Spaceflight Insider

‘Social movement’ continues to delay Ariane 5 launch

Ariane 5 transfer to Final Integration Building

The Ariane 5 is transferred to the Final Integration Building. The vehicle is now awaiting a final roll out to the launch pad pending a resolution to the ongoing “social movement” at the Guiana Space Centre. Photo Credit: Arianespace

Arianespace has delayed the flight of its Ariane 5 rocket for a third day in a row due to a “social movement” at the Guiana Space Centre. The company has not set a new launch date. The mission, dubbed VA236, is set to send two communications satellites to geostationary transfer orbit.

The work stoppage prevented the rollout of the Ariane 5 rocket to the ELA-3 launch site, which was originally scheduled for Monday, March 20, 2017, in advance of a March 21 launch. According to Spaceflight Now, officials blamed postponement on a strike among a segment of the workforce at the space center.

“The launch vehicle, with its SGDC and Koreasat-7 satellite payloads, remain in a stand-by mode and are being maintained in fully safe conditions,” a March 23 statement from Arianespace reads.

The rocket and encapsulated communications satellites are currently inside the Final Assembly Building at the spaceport. Once launched, they will serve customers on opposite sides of the planet.

SGDC will reside at geostationary orbit above the equator at 75 degrees West longitude over South America, while Koreasat-7 will hover over 116 degrees East longitude to serve South Korea.




Derek Richardson has a degree in mass media, with an emphasis in contemporary journalism, from Washburn University in Topeka, Kansas. While at Washburn, he was the managing editor of the student run newspaper, the Washburn Review. He also has a website about human spaceflight called Orbital Velocity. You can find him on twitter @TheSpaceWriter.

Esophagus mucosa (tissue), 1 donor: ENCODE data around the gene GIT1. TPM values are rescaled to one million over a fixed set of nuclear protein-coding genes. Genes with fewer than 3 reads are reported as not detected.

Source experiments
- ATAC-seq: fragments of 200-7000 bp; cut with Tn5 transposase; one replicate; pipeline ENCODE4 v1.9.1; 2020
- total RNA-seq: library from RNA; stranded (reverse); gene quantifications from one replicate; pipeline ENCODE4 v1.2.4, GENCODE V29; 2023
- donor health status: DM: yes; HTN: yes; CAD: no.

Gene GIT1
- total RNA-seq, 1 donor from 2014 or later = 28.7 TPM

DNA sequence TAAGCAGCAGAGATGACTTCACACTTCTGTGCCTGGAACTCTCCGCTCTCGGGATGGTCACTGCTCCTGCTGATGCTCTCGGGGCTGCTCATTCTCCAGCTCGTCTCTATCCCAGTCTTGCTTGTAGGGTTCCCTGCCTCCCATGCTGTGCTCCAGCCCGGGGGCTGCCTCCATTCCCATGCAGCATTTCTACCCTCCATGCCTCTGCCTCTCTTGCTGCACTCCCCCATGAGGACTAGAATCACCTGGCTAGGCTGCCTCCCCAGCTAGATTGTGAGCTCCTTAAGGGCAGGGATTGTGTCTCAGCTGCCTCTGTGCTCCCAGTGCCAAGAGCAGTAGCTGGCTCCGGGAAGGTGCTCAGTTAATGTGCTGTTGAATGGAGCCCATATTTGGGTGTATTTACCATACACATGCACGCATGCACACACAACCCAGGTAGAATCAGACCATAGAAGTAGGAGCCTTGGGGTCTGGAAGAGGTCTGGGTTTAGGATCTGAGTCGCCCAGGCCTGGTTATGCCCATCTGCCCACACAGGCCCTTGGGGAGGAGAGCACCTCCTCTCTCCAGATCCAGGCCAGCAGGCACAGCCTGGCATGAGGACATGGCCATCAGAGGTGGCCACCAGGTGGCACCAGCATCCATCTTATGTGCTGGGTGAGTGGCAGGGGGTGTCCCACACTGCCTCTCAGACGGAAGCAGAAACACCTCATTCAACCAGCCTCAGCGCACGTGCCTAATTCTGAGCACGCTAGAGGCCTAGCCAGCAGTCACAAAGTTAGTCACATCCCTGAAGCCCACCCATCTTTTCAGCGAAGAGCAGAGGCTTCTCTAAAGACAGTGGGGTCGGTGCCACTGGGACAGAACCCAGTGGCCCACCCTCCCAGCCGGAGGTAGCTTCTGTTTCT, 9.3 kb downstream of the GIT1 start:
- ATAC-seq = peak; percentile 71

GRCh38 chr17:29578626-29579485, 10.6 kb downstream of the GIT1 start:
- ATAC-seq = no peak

Reader Comments

Don’t You Mean an Industrial Strike !?!

March 24, 2017

Hi Neville,
We use the terminology the companies themselves use. SpaceFlight Insider is a professional news outlet and, in the age of social media and blogs, we adhere to the rules of basic journalism.
Sincerely, Jason Rhian – Editor, SpaceFlight Insider

I think we would all love to know more about this “social movement”, rather than just read another rehashing of the company’s statement. Investigative rather than simply basic journalism.

April 14, 2017

Media outlets also have a requirement for “responsible journalism” – meaning we’re not allowed to reword things to provide inaccurate assessments. SpaceFlight Insider has since published several articles on the subject which used terminology appropriate to the situation. These included the words “strike” and “protest.” Initially we couldn’t confirm that there were strikes or protests. Since that time our correspondent in Kourou could verify these were indeed “protests” and “strikes” – allowing us to use that terminology.
Our team is comprised almost entirely of volunteers, some of them students looking to learn about the profession. I think they’d benefit from someone being informed on another concept – basic courtesy. Certainly, dealing with unappreciative readers is something they should get used to. However, SFI provides a free service to the world and a little less criticism for the sake of criticism with such an imperious attitude – would be appreciated. When we’re able to use terms and phrases to describe something, we will. However, that comes only when we can confirm that this is what is happening – and not before.
Jason Rhian – Editor, SpaceFlight Insider

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